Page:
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NY Philharmonic in North Korea

Tuesday, February 26th, 2008
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Thirteen blogger: Neal Shapiro, President

It’s going to be a long day for our Great Performances team.

(For days, we’ve been working with our partners at ABC News to bring you coverage of the NY Philharmonic’s historic visit to North Korea. And personally, it’s been great for me to have the team at Thirteen work with ABC News, where I worked for 13 years myself. I’ve known ABC’s Bob Woodruff for years and it turns out that Bob’s wife and I grew up in the same town in upstate NY and went to the same high school).

Yesterday, we took in some satellite feeds from North Korea and we’ve been working with some of the videotaped materials that ABC’s Bob Woodruff pre-taped for us.

This morning, we streamed the concert live at 4 am. We’ve also been taking in satellite feeds all morning: Bob Woodruff’s reporting as well as extra video from ABC News and other sources. Now, we are editing it all together.

When it is done, I think we’ll have a great collaboration between ABC News, PBS and Thirteen.

A reminder, you can see our production at 8 pm on Thirteen and Thirteen HD. It will also be available starting at midnight on http://video.thirteen.org and http://www.pbs.org/wnet/gperf.

Hope to see you there.


  • Songyun Kang

    Neal, that is so awesome that Channel 13 is rebroadcasting this historic moment. Not easy for one to view it live at 4am!

  • Richard Phillips

    I managed to catch the second half of the live show this morning. Bravo! Internet video is really growing up. I looked and sounded almost as good as being there!

  • Napoleon B. Williams

    To PBS, Thirteen WNET New York, Neal Shapiro:
    Re: Bob Woodruff’s Political Commentaries on Great Performance’s
    “The New York Philharmonic Live from North Korea”

    Bob Woodruff’s political commentary on Great Performance’s broadcast, February 26, 2008, “The New York Philharmonic Live from North Korea” was ugly, a disgrace to the cause of culture, and a mangling of an otherwise beautiful, artistic and cultural event by the Philharmonic. Certainly, Great Performances’ broadcasts in the U.S. do not generally include this type of political commentary. Typically, Great Performances’ commentaries are provided by a noted musician or by an outsider who sticks to issues of music, culture, personality, history, and/or development..

    One can only hope that the North Koreans, when they provided a broadcast of the performance to their public on tv and radio, did not do their equivalent of what Bob Woodruff’ did. If they did, Americans would be the first to criticize the action and to name it for what it is, namely rank politicizing . Woodruff’s political comments were distracting and soiled the cultural spirit that was promoted and made evident in everything Lorin Maazel said during the broadcast. Moreover, Woodruff’s political comments aren’t scarce commodities on the networks’ new shows, and thus weren’t things Americans haven’t heard over and over. Indeed, last year, ABC News did extensive political coverage of North Korea, and thus wasn’t filling a void. It’s hard not to assume that Woodruff’s politicizing was being done strictly for personal career interests and political interests of the network ABC.

    By allowing Woodruff to fill the non concert period of the broadcast with political commentary, the opportunity to focus on cultural and musical aspects pertaining to the North Koreans, was lost. For example, it would have been worthwhile to have been given information on (1) the history and use of the East Pyongyang Grand Theater in which the concert was performed, (2) the nature of performers and performances at the Grand Theater during recent years, (3) the nature of North Korean orchestras, (4) how North Koreans become members of orchestras or become conductors, (5) the familiarity of North Koreans with Western music, (6) how Korean music differs from Western music, etc. In short, much cultural information was lost because Woodruff was allowed to do what network news reporters do daily, namely, spout twice told tales heard constantly.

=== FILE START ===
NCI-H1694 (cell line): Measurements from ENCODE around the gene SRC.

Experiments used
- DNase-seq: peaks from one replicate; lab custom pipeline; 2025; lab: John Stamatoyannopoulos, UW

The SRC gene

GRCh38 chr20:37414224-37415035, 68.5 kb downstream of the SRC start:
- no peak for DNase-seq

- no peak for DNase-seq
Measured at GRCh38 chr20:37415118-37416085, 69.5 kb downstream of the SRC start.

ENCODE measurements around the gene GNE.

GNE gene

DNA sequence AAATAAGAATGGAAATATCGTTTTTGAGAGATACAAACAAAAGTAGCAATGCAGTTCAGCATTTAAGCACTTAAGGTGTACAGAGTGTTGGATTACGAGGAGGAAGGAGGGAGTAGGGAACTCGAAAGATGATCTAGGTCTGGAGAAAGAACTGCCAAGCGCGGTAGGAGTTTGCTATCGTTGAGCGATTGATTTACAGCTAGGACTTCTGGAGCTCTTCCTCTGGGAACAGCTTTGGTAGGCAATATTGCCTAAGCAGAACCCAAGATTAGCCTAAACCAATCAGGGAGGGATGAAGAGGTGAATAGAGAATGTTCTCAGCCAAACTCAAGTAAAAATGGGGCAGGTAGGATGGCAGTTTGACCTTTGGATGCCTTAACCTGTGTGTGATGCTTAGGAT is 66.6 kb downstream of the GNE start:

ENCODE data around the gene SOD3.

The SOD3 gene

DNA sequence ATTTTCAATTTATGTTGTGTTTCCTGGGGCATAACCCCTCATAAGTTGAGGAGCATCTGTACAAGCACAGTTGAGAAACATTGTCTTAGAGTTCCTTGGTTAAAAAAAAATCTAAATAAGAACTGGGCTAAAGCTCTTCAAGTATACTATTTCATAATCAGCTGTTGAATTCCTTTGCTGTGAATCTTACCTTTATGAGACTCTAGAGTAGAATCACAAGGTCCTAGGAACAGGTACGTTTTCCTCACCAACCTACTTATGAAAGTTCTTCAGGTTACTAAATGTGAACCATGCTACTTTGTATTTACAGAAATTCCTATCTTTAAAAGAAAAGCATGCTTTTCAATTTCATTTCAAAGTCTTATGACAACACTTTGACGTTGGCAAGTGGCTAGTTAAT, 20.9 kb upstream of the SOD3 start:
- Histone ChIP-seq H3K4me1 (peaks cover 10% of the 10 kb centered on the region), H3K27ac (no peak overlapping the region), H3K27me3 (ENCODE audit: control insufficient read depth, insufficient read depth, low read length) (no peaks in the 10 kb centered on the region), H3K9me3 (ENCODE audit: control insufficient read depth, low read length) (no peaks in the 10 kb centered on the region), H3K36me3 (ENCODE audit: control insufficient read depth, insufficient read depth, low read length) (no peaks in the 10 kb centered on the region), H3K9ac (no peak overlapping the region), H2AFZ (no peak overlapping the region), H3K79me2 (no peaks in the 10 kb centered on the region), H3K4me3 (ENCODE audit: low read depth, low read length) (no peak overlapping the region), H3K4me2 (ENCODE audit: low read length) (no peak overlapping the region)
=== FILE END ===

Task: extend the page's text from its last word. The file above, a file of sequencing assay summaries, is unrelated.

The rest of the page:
If a similar opportunity like this were to arise in the future, I hope PBS and Thirteen WNET New York would refuse to depart from the traditions of the Great Performances series, and simply tell networks like ABC and their reporters to broadcast the events by themselves if they won’t conform to the traditions and standards of the Great Performances’ series.

    Napoleon B. Williams

  • BenInBrooklyn

    I couldn’t disagree with Napolean Williams more. I thought the non-music portions of this program were fascinating, if not just as fascinating as the music. Given the rare opportunity to film the people and the country because of the closed and mysterious nature of NK, it would have been a hugely missed opportunity to not put some focus on their society. Also, I don’t think Woodruff’s commentary was over the top in its judgements. Sure, he pointed out some of things about what his reports saw that certainly seem backwards to us in the West. But to not point those out would have been even more bizarre.

  • Mario Rios Pinot

    I agree with Napolean Williams. Woodruff played the political card just in case we have not been brainwashed enough with overkill about North Korea. Asking a class room of teens about what is democracy probably would have met with the same response from students in the USA. Besides can’t we live with political differences? Are we on a high moral ground, what about The Iran USA fiasco, or Afhganistan, or Israel, Iran????!!!! If they do not have access to the Internet then why ask a young teen about Google? What is the point? Lack of dialogue? So what? Are we so much better off? What about our sexual predators? North Korea is what it is. Lets look at our own garden before we get on our high horse.